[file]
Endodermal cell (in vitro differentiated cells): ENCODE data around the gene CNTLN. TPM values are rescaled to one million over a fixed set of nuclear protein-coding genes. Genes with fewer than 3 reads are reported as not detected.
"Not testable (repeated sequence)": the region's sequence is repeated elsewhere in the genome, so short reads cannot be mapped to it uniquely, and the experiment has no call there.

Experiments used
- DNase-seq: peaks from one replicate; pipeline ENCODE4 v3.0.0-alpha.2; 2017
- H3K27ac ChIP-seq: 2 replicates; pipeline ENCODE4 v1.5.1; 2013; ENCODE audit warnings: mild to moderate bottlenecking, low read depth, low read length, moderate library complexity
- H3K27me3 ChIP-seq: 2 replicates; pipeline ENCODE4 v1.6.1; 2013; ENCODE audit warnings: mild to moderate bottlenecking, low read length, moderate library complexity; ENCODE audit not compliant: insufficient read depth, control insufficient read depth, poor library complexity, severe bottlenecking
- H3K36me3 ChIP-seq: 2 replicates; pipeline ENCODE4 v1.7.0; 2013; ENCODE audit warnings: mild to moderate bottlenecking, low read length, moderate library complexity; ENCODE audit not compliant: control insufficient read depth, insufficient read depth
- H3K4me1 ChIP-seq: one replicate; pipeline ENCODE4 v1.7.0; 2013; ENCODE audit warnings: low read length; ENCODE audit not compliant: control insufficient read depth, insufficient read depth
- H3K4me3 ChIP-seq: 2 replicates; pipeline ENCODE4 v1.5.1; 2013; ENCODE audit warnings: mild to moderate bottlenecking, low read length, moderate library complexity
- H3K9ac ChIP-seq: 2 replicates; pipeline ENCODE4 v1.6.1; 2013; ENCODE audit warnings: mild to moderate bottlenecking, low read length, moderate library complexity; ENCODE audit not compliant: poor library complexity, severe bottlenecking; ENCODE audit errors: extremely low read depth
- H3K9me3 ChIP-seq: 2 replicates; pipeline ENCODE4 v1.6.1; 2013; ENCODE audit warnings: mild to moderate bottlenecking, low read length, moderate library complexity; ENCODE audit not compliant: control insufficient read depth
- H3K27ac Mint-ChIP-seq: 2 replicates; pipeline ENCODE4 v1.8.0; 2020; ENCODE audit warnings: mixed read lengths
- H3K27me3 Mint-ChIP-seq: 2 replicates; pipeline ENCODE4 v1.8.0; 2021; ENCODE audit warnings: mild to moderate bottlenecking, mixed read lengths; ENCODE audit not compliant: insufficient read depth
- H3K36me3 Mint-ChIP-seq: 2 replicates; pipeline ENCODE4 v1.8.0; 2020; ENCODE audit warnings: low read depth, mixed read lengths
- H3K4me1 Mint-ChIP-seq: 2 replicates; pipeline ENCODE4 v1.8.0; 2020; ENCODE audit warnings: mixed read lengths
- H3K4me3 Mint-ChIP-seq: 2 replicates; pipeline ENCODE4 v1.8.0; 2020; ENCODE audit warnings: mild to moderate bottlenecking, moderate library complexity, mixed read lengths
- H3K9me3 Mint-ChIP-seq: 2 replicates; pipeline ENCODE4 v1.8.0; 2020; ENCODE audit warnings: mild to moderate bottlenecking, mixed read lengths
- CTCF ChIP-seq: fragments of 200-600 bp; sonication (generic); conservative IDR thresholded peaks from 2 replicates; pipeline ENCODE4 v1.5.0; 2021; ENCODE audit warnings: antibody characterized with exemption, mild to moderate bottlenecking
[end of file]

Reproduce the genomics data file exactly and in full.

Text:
Endodermal cell (in vitro differentiated cells): ENCODE data around the gene CNTLN. TPM values are rescaled to one million over a fixed set of nuclear protein-coding genes. Genes with fewer than 3 reads are reported as not detected.
"Not testable (repeated sequence)": the region's sequence is repeated elsewhere in the genome, so short reads cannot be mapped to it uniquely, and the experiment has no call there.

Experiments used
- DNase-seq: peaks from one replicate; pipeline ENCODE4 v3.0.0-alpha.2; 2017
- H3K27ac ChIP-seq: 2 replicates; pipeline ENCODE4 v1.5.1; 2013; ENCODE audit warnings: mild to moderate bottlenecking, low read depth, low read length, moderate library complexity
- H3K27me3 ChIP-seq: 2 replicates; pipeline ENCODE4 v1.6.1; 2013; ENCODE audit warnings: mild to moderate bottlenecking, low read length, moderate library complexity; ENCODE audit not compliant: insufficient read depth, control insufficient read depth, poor library complexity, severe bottlenecking
- H3K36me3 ChIP-seq: 2 replicates; pipeline ENCODE4 v1.7.0; 2013; ENCODE audit warnings: mild to moderate bottlenecking, low read length, moderate library complexity; ENCODE audit not compliant: control insufficient read depth, insufficient read depth
- H3K4me1 ChIP-seq: one replicate; pipeline ENCODE4 v1.7.0; 2013; ENCODE audit warnings: low read length; ENCODE audit not compliant: control insufficient read depth, insufficient read depth
- H3K4me3 ChIP-seq: 2 replicates; pipeline ENCODE4 v1.5.1; 2013; ENCODE audit warnings: mild to moderate bottlenecking, low read length, moderate library complexity
- H3K9ac ChIP-seq: 2 replicates; pipeline ENCODE4 v1.6.1; 2013; ENCODE audit warnings: mild to moderate bottlenecking, low read length, moderate library complexity; ENCODE audit not compliant: poor library complexity, severe bottlenecking; ENCODE audit errors: extremely low read depth
- H3K9me3 ChIP-seq: 2 replicates; pipeline ENCODE4 v1.6.1; 2013; ENCODE audit warnings: mild to moderate bottlenecking, low read length, moderate library complexity; ENCODE audit not compliant: control insufficient read depth
- H3K27ac Mint-ChIP-seq: 2 replicates; pipeline ENCODE4 v1.8.0; 2020; ENCODE audit warnings: mixed read lengths
- H3K27me3 Mint-ChIP-seq: 2 replicates; pipeline ENCODE4 v1.8.0; 2021; ENCODE audit warnings: mild to moderate bottlenecking, mixed read lengths; ENCODE audit not compliant: insufficient read depth
- H3K36me3 Mint-ChIP-seq: 2 replicates; pipeline ENCODE4 v1.8.0; 2020; ENCODE audit warnings: low read depth, mixed read lengths
- H3K4me1 Mint-ChIP-seq: 2 replicates; pipeline ENCODE4 v1.8.0; 2020; ENCODE audit warnings: mixed read lengths
- H3K4me3 Mint-ChIP-seq: 2 replicates; pipeline ENCODE4 v1.8.0; 2020; ENCODE audit warnings: mild to moderate bottlenecking, moderate library complexity, mixed read lengths
- H3K9me3 Mint-ChIP-seq: 2 replicates; pipeline ENCODE4 v1.8.0; 2020; ENCODE audit warnings: mild to moderate bottlenecking, mixed read lengths
- CTCF ChIP-seq: fragments of 200-600 bp; sonication (generic); conservative IDR thresholded peaks from 2 replicates; pipeline ENCODE4 v1.5.0; 2021; ENCODE audit warnings: antibody characterized with exemption, mild to moderate bottlenecking